Wiley author Linda Suskie shares tips for educators on how to identify and root out plagiarism in the classroom.
1. Use detection judiciously.
- After papers are turned in, ask students to summarize them.
- Use online search engines to search for similar passages.
- Interview students or ask them to write reflectively about the process they used to write the paper.
2. Review papers for the following:
- Out-of-character work
- Abrupt changes in language, referencing systems, or vocabulary
- Fully finished works with no evidence of research and writing processes
- Anachronisms or only dated references
3. Explicitly teach and model academic rules, values, and conventions.
- Provide plenty of instruction, learning activities, and feedback that help students understand exactly what plagiarism and academic integrity are. Focus on what students should do rather than what they should not do. Test their understanding through realistic test questions and assignments on plagiarism.
- Model academic integrity in your own examples, lectures, and discussions by citing the sources to which you refer.
4. Provide opportunities for students to learn, practice, and get feedback on research and writing skills.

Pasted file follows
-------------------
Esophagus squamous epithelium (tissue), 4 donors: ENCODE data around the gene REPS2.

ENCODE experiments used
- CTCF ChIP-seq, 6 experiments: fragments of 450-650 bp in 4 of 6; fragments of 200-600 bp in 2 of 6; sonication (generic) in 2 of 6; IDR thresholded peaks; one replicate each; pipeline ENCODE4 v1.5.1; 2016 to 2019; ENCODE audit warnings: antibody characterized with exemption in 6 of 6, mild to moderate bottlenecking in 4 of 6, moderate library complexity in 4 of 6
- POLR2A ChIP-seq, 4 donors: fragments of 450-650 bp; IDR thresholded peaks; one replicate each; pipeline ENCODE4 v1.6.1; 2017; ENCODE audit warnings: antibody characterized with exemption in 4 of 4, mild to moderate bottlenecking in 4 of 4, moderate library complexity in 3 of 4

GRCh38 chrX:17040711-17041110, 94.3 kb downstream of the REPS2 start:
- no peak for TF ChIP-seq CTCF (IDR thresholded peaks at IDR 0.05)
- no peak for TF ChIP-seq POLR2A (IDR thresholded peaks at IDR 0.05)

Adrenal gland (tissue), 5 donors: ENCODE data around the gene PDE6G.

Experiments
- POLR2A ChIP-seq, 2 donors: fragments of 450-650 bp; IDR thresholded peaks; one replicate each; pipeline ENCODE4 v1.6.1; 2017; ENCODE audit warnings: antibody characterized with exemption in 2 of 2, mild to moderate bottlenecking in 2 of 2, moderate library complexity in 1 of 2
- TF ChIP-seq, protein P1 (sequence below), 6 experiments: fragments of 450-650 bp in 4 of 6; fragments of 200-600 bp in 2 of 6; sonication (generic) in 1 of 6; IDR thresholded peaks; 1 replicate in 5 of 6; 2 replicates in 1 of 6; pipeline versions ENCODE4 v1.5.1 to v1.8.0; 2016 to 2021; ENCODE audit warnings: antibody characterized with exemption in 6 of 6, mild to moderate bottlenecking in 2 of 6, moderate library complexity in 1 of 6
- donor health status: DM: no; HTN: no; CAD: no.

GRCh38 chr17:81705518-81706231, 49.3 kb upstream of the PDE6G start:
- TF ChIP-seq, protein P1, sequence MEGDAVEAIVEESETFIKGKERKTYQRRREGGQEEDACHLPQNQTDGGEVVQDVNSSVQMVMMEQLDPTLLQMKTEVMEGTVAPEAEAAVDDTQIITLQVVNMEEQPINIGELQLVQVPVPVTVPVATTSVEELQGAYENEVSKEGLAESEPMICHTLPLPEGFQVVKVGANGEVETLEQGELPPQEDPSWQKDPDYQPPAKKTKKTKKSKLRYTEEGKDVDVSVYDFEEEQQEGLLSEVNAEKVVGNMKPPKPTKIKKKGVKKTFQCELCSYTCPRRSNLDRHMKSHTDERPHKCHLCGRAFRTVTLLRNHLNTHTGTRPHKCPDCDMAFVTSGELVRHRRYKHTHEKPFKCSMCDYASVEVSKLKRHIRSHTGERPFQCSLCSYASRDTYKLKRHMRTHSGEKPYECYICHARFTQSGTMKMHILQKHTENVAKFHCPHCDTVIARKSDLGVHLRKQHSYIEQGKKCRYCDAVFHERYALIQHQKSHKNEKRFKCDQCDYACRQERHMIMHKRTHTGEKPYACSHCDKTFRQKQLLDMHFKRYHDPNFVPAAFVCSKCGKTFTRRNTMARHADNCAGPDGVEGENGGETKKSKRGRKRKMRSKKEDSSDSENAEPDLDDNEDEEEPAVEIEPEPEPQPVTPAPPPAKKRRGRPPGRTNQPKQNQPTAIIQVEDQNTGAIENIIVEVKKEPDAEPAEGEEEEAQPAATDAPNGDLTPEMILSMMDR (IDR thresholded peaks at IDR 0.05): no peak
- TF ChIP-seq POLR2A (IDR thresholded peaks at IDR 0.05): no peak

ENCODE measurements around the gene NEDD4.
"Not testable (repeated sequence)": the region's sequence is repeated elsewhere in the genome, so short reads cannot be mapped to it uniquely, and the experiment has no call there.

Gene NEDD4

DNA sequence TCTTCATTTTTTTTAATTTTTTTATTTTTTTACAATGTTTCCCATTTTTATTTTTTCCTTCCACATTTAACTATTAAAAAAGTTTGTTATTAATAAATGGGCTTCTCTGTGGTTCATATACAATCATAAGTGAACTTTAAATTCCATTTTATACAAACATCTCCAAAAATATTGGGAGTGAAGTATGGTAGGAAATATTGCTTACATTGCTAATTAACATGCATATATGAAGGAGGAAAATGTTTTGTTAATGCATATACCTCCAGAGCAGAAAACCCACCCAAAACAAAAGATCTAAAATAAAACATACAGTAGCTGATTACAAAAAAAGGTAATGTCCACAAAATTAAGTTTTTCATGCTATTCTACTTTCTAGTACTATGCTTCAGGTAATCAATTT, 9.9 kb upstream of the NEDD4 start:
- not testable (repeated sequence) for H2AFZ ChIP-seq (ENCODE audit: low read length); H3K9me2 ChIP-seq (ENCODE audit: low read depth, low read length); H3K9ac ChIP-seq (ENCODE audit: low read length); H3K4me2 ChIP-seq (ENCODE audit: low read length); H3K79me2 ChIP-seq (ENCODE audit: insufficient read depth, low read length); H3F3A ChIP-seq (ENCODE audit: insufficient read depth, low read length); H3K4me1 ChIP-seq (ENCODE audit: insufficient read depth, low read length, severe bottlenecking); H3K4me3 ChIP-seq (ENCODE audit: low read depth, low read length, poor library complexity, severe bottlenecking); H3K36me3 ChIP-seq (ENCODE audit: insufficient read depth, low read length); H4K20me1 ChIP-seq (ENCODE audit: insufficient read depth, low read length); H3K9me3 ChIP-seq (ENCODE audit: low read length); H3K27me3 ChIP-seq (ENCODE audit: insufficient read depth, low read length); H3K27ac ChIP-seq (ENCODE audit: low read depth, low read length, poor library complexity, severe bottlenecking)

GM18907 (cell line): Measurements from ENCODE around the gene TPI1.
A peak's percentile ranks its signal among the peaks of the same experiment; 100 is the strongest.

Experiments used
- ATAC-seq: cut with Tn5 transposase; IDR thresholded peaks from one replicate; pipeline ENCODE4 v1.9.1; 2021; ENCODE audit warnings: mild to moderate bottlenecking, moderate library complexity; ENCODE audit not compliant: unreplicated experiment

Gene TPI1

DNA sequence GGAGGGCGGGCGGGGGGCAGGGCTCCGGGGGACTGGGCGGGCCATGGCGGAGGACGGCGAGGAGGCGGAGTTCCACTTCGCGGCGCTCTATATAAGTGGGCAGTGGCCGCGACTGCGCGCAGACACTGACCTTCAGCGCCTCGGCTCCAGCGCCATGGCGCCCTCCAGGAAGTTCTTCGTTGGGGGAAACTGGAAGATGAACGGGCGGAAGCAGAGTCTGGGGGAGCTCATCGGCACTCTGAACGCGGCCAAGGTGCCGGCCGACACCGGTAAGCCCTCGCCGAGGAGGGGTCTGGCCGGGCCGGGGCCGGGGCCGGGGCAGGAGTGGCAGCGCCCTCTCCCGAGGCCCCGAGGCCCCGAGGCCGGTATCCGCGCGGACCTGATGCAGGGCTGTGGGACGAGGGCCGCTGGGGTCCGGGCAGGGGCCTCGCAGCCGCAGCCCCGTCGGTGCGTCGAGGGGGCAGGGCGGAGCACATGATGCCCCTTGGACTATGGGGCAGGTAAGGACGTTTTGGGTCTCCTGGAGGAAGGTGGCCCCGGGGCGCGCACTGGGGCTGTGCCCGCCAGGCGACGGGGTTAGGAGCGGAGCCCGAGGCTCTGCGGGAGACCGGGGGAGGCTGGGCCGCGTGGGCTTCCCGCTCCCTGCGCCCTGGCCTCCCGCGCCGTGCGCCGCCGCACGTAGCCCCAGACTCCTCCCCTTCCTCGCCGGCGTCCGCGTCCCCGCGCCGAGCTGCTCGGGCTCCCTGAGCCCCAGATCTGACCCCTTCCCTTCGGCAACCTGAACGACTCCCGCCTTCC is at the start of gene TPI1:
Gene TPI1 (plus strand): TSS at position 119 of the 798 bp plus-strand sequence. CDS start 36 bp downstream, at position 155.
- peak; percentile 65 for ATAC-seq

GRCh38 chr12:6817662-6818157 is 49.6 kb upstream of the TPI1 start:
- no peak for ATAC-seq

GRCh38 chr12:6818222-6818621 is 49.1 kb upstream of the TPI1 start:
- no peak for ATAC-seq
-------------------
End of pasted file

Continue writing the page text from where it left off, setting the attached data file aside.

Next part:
- In your discipline.
5. Use fair assessment practices.
- Give clear prompts that are plainly linked to key learning goals.
- Vary the kinds of assignments you give.
- Give creative assignments that don't lend themselves to plagiarism. Assign oral or visual presentations rather than written papers; scaffold large assignments or give assignments that ask students to relate concepts learned to personal or local experiences.
6. Work with your colleagues to make a concerted and consistent effort to address plagiarism.
- Develop and implement appropriate and consistent policies for all students and programs.
- Be consistent in how plagiarism policies are explained, applied, and enforced.
- Provide timely, transparent, and defensible penalties.
List excerpted, with permission, from Linda Suskie's book, Assessing Student Learning: A Common Sense Guide, 3rd edition. Linda Suskie is an internationally recognized consultant, speaker, writer, and workshop facilitator of higher education assessment and accreditation topics.